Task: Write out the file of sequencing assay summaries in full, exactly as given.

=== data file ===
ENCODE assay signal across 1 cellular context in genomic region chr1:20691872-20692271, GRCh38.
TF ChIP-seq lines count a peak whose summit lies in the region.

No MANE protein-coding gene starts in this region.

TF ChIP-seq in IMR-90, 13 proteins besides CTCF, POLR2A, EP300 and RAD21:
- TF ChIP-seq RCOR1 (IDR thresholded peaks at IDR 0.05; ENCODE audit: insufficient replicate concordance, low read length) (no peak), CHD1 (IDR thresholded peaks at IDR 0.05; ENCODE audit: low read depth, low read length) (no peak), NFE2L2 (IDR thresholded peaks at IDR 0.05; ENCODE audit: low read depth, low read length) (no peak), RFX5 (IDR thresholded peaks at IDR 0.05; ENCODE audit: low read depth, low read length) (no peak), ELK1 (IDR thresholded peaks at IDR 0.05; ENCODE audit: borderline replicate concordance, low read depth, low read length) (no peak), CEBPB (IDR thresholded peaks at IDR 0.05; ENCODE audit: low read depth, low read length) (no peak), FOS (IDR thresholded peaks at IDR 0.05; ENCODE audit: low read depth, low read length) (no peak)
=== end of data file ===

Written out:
ENCODE assay signal across 1 cellular context in genomic region chr1:20691872-20692271, GRCh38.
TF ChIP-seq lines count a peak whose summit lies in the region.

No MANE protein-coding gene starts in this region.

TF ChIP-seq in IMR-90, 13 proteins besides CTCF, POLR2A, EP300 and RAD21:
- TF ChIP-seq RCOR1 (IDR thresholded peaks at IDR 0.05; ENCODE audit: insufficient replicate concordance, low read length) (no peak), CHD1 (IDR thresholded peaks at IDR 0.05; ENCODE audit: low read depth, low read length) (no peak), NFE2L2 (IDR thresholded peaks at IDR 0.05; ENCODE audit: low read depth, low read length) (no peak), RFX5 (IDR thresholded peaks at IDR 0.05; ENCODE audit: low read depth, low read length) (no peak), ELK1 (IDR thresholded peaks at IDR 0.05; ENCODE audit: borderline replicate concordance, low read depth, low read length) (no peak), CEBPB (IDR thresholded peaks at IDR 0.05; ENCODE audit: low read depth, low read length) (no peak), FOS (IDR thresholded peaks at IDR 0.05; ENCODE audit: low read depth, low read length) (no peak)